RALEIGH — The Carolina Hurricanes may have a Christmas that's more miserable than restful.
After a 5-1 beating Wednesday by the Montreal Canadiens, the Hurricanes will go into a two-day Christmas break off two straight losses. Both were at the RBC Center, and both were hard to digest, even for a team that's last in the league
"It's going to be tough," center Eric Staal said. "Because of everything that's going on this year, it's tough to leave the rink and not be thinking about our situation. That's the truth.
"It's not like we're not caring. We want to win. We're trying to win games, we're trying to get better. But it's not happening."
Not at 9-22-6. No, it is not happening for the Hurricanes.
"I know it's not easy to watch," Staal said. "It's not easy to be out there. ... It's frustrating is all it is, really.
"We're trying to do better in all areas, but to a man each of us aren't getting it done. It's no fun where we are right now."
The Hurricanes were looking to rebound from a hard-fought 3-1 loss to the New York Rangers on Monday. But the Canadiens, winning their third straight on the road, outskated and out-executed Carolina, scoring two power-play goals in grabbing a 4-1 lead in the first period.
Canes goaltender Cam Ward, roughed up for three goals on the first seven shots, headed to the bench 9:32 into the game. In came Manny Legace, who gave up the Canadiens' second power-play score and then another late in the second period, both by Glen Metropolit.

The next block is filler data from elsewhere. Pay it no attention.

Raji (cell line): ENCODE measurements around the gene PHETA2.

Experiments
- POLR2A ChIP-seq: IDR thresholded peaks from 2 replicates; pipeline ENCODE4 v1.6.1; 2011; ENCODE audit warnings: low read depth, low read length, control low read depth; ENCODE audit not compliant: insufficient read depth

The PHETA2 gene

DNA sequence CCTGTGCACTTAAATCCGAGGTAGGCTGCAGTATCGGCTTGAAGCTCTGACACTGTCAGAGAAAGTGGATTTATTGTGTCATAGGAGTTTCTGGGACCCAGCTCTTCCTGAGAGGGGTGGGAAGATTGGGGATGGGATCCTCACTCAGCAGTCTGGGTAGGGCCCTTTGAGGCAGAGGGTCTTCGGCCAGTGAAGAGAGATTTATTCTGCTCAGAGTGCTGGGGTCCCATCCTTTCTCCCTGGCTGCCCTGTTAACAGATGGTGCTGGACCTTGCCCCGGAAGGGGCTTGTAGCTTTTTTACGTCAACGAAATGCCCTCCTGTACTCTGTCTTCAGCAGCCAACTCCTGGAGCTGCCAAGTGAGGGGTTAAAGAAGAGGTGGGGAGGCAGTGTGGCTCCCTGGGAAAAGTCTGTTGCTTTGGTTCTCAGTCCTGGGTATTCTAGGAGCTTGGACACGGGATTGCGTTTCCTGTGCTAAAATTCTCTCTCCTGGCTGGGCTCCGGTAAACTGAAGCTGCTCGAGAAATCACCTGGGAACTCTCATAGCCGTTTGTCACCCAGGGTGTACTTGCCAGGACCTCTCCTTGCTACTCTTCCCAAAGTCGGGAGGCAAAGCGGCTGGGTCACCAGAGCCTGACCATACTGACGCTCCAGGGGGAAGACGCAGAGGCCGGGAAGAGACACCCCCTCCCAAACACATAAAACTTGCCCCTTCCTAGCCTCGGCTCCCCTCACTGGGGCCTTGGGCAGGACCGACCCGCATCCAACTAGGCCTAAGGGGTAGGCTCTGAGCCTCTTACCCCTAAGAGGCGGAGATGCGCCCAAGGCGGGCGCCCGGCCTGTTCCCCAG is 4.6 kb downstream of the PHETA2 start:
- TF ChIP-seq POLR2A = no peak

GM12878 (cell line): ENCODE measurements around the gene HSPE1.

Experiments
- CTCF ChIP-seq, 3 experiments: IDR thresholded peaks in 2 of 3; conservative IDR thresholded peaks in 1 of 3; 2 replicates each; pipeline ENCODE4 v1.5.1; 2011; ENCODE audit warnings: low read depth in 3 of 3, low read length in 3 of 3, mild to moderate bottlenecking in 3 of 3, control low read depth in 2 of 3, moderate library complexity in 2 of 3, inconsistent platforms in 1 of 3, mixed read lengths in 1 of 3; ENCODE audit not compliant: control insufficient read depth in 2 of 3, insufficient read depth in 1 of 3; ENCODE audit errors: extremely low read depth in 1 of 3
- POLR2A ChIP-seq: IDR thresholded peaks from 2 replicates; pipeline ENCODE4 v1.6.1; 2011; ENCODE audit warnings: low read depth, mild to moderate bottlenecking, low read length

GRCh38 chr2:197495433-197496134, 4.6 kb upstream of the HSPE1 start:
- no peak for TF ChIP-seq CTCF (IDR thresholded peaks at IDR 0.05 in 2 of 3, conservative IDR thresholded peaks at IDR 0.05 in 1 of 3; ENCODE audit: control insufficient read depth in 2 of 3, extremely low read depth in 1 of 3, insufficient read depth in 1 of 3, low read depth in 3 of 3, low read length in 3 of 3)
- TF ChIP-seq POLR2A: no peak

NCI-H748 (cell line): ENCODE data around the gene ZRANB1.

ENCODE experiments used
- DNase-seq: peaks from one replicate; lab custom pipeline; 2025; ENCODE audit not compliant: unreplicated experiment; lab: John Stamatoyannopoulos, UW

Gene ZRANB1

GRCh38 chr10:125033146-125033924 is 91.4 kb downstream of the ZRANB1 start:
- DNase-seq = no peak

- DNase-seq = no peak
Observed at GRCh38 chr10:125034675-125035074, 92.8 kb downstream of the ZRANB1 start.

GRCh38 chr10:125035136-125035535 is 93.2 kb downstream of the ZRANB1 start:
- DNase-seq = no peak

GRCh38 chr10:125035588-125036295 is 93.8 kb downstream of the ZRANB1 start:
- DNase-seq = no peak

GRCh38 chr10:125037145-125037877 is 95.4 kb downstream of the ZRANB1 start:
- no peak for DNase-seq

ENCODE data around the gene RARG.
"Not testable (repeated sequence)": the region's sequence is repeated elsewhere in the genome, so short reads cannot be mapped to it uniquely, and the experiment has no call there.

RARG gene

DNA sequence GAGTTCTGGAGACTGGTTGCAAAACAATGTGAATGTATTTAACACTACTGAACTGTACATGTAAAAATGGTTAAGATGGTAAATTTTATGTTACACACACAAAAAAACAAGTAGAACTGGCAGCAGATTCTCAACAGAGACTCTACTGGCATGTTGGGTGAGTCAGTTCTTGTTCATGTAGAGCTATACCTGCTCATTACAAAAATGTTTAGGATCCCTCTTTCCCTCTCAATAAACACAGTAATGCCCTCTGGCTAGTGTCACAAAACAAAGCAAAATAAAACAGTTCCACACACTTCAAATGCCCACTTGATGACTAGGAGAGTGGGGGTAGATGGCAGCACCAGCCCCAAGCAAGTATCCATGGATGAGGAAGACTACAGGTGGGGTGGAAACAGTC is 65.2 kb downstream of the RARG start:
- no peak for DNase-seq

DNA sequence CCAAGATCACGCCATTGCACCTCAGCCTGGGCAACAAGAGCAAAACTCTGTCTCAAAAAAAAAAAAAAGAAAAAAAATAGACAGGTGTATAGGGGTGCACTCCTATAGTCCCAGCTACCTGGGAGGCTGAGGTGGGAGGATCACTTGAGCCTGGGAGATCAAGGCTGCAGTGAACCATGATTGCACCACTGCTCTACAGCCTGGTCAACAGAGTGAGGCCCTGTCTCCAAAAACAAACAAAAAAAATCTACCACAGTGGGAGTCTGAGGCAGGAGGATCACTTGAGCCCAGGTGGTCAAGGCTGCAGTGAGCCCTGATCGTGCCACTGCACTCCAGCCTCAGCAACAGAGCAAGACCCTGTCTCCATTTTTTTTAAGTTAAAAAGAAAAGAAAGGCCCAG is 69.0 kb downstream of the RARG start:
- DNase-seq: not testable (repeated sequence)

"We were just awful soft, and they were real fast," Canes coach Paul Maurice said of the first period. "When you play a team that's skating like that, you have to be as physical as you can to slow them down, and we had a hard time getting any checks."
Brandon Sutter did manage to score a power-play goal for the Canes in the first, banging a rebound past goaltender Jaroslav Halak. But that was all that got past Halak, who followed a 47-save victory over the Atlanta Thrashers by making 46 stops against the Canes, who had a season-high 47 shots.
By all accounts, there were loud words spoken during the first intermission in the Canes' locker room.
"Everyone was pretty angry," Staal said.
"I just figured we needed to fight a little bit harder than that," Maurice said. "It's one thing to get beat, but you can't get beat at home like that and embarrassed in the first period and not come out with some better fight."
Andrei Markov opened the scoring with a power-play goal for the Canadiens (18-18-3) just 1:29 into the game, and Andrei Kostitsyn made it 2-0 at 3:42. Sutter scored, but Sergei Kostitsyn's goal at the end of an odd-man rush ended the night for Ward.
In the second period, the Canes couldn't convert on a 5-on-3 and gave up a man advantage with a penalty for too many players on the ice. Then Metropolit scored. So it went for Carolina.
Maurice made changes, did some line-juggling. Staal opened as the top-line center, dropped down a line and was playing winger by the third period. Nothing worked.
What now for the Canes? Who can really say.
"We're in a huge hole," Legace said. "The only way to get out of it is to put each other on each other's shoulders and climb our way out of it."
The Hurricanes' next game, Saturday at the RBC Center, should be intriguing. They'll be facing the Philadelphia Flyers and new coach Peter Laviolette.
Laviolette, who guided Carolina to the 2006 Stanley Cup, was fired by the Hurricanes early last December after a 12-11-2 start.
"We'll try to refresh and regroup as best we can in the two days," Staal said. "But this whole situation will probably be in our minds."
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